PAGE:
DOMESTIC violence offenders could be banned from their own home for up to a month due to a radical new way of tackling domestic abuse.

People suspected of beating their partners could be banned from their own homes – even if they are not charged with any offence.

It is the result of a new police tactic being launched this week in Wiltshire after the county was selected as one of three to pilot the year-long scheme.

Domestic Violence Protection Notices and Orders (DVPN/DVPO) are aimed at perpetrators who present a continuing threat of violence to the victim.

Under the scheme, the suspect can be banned from returning to the victim’s address,which might also be the suspect’s home.

Such measures which are commonly known as “Go orders” have been in place in a number of European countries for some time and the pilot involves Wiltshire police along with Greater Manchester and West Mercia Police and will be assessed by the Home Office.

Chief inspector Steve Hedley, the divisional commander for Swindon said: “Now, if a person is arrested for domestic violence, we often get a situation where we know this has gone on but we can’t prove it.

“It’s her word against his. No other evidence whatsoever. Currently we’re in the horrible situation where we have to release the man. We can’t charge them because there’s no evidence.”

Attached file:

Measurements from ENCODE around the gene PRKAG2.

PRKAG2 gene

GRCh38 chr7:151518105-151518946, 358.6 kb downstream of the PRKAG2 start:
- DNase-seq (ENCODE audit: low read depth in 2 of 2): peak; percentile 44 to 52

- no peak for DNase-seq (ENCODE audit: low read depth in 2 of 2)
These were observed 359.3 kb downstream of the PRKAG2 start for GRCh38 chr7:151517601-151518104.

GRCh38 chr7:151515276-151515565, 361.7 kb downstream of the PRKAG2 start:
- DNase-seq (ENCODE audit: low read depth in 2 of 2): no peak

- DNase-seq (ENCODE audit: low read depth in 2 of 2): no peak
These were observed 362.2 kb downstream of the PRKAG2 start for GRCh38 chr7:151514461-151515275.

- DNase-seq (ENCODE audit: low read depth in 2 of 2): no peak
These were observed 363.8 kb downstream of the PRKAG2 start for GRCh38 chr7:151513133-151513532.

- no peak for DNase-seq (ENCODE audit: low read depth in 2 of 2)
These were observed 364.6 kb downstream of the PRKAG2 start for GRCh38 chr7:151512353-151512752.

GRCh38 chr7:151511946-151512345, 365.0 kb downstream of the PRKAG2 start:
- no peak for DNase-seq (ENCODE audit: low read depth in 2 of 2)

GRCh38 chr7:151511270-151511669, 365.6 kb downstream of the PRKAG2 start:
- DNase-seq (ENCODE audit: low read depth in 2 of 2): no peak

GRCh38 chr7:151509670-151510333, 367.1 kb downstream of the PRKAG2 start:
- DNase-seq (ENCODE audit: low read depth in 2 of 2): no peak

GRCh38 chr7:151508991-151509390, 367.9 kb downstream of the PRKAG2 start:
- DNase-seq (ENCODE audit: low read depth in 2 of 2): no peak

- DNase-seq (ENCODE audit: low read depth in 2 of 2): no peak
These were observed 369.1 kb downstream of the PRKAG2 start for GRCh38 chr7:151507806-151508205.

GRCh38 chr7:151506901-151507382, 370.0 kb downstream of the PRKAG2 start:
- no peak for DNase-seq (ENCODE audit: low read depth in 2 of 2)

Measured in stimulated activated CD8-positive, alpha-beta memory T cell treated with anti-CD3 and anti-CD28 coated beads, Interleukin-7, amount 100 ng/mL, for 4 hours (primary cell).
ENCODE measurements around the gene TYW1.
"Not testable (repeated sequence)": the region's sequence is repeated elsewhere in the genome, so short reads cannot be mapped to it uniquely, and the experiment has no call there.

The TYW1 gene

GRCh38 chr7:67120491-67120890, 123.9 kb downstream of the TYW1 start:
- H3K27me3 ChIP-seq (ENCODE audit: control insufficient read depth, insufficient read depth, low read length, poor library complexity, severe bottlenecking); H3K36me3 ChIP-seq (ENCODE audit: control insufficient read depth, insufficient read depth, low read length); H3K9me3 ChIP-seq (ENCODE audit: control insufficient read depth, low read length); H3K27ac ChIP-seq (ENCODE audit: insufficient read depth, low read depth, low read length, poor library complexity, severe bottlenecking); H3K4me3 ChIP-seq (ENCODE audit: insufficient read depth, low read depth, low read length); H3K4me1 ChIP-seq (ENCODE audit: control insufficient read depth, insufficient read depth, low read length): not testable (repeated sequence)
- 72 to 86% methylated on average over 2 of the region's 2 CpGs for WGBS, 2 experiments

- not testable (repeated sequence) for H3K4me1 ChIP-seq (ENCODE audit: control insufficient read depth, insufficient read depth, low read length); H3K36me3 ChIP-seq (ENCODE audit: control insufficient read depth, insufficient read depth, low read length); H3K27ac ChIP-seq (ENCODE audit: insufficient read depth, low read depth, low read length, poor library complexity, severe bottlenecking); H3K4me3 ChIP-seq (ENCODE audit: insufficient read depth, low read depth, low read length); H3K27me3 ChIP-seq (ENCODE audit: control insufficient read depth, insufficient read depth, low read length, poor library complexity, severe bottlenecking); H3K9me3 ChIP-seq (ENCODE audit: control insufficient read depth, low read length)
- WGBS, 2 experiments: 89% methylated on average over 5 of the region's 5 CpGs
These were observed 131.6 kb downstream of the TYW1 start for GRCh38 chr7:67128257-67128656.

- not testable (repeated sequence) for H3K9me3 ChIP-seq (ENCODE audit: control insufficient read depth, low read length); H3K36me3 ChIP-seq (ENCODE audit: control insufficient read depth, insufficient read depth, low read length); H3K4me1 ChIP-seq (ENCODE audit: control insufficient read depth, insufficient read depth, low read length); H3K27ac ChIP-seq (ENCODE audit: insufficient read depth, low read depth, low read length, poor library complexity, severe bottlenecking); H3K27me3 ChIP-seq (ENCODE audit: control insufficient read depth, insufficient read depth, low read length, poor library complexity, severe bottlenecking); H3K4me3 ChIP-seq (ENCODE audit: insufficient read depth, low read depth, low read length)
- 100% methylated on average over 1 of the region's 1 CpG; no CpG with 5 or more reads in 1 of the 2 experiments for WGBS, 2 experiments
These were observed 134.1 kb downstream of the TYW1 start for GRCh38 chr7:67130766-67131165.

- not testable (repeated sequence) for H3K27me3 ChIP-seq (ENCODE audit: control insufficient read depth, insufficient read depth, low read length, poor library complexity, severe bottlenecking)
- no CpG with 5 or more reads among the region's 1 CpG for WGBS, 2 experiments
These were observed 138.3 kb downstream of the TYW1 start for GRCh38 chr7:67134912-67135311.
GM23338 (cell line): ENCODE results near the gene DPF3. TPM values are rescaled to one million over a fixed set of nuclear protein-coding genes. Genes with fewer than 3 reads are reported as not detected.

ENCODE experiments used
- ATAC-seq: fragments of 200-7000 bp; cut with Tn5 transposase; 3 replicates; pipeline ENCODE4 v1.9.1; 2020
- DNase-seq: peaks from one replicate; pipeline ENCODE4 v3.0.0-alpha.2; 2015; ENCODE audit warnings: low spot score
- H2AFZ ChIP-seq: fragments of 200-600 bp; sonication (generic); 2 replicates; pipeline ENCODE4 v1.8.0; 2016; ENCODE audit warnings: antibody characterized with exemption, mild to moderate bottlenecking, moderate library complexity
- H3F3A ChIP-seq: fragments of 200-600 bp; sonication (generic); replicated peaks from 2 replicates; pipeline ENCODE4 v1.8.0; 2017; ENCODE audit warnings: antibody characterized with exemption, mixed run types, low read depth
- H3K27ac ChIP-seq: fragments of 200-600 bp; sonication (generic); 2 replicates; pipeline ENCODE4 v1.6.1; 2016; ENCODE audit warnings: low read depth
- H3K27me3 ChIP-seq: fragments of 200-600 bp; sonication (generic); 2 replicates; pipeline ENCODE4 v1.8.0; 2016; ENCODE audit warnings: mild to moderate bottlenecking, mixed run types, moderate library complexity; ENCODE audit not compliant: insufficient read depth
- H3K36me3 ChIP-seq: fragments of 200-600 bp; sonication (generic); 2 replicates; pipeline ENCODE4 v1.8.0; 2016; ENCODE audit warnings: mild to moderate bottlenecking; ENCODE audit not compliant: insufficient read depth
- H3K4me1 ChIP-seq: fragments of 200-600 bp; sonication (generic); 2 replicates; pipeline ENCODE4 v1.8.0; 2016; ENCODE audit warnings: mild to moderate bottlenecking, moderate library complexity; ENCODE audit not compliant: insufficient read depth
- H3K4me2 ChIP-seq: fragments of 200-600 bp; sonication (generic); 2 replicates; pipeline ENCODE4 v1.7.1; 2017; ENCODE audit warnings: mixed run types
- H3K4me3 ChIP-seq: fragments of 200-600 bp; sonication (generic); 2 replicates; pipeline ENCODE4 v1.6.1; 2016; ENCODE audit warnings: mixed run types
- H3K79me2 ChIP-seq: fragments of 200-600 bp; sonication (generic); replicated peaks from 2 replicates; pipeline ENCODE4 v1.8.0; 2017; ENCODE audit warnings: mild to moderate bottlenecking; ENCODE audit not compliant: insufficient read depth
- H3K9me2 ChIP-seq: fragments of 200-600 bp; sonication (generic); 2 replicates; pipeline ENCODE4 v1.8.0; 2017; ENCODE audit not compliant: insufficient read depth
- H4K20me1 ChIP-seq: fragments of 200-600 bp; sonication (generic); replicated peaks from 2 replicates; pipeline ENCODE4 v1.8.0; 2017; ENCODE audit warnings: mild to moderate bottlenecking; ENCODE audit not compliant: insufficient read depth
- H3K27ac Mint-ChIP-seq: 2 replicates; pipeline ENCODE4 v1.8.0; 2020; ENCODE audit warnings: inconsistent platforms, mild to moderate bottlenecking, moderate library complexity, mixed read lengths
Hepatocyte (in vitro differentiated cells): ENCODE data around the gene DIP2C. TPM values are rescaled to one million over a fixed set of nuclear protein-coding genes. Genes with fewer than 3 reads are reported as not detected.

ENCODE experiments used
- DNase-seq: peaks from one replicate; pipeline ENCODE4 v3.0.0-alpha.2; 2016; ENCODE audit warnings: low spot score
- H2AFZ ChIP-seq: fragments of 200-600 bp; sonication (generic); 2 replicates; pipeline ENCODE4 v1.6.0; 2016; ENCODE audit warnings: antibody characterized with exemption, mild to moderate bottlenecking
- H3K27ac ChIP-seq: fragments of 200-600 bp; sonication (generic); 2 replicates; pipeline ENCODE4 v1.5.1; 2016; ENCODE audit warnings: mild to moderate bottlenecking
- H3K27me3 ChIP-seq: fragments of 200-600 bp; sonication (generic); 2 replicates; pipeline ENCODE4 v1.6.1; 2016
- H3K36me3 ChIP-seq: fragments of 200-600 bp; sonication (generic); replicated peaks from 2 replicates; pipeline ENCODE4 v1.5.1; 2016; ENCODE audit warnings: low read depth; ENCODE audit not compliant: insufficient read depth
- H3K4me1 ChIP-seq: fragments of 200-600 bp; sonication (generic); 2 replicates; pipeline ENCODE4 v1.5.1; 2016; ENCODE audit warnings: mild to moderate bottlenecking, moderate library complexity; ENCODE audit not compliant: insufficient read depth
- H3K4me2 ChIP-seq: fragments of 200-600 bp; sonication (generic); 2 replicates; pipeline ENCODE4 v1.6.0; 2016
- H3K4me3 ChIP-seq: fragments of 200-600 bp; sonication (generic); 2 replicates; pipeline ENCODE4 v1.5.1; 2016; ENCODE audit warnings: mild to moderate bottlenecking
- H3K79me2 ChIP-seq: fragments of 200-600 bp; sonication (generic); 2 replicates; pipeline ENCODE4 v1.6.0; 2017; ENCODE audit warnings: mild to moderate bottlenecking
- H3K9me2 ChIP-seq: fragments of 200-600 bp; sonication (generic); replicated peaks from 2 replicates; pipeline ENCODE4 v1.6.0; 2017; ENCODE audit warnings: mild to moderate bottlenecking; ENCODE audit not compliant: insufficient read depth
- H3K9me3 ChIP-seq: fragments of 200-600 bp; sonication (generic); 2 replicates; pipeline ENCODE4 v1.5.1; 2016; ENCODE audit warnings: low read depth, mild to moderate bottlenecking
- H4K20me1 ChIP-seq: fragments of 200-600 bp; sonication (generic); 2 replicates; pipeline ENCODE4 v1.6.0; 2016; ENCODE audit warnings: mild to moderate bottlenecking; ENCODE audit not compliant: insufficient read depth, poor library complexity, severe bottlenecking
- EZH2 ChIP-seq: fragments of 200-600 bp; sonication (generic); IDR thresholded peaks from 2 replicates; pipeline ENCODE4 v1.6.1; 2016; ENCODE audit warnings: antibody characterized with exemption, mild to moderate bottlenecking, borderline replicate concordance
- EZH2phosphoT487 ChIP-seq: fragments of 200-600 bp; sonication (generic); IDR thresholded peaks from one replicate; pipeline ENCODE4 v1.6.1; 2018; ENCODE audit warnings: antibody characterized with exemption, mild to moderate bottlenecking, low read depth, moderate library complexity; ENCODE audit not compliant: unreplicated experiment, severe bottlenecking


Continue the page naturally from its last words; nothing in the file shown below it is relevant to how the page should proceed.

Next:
But from July 1, officers can apply to a police superintendent to authorise a domestic violence prevention notice.

This would mean the person, once released from the police station, could not go back to the home for 48 hours.

After that, the case will be heard before a magistrates’ court and magistrates can then authorise an order barring them from returning for between 14 and 24 days. Up until this point it is purely a civil matter.

But if the perpetrator breaks the terms of the order, they face a criminal record, and possible jail.

Supt Steve Hedley said: “It’s to give the victim freedom and space for other agencies to intervene in peace. It’s not a conviction. It’s purely designed to give that space to the victim and sometimes the children, to ascertain whether they want to stay there or not.”

The whole scheme is the brainchild of DCI Caroline Evely and Wiltshire chief constable Brian Moore.

They came up with it on a visit to Vienna in 2009, when they saw a similar scheme in operation.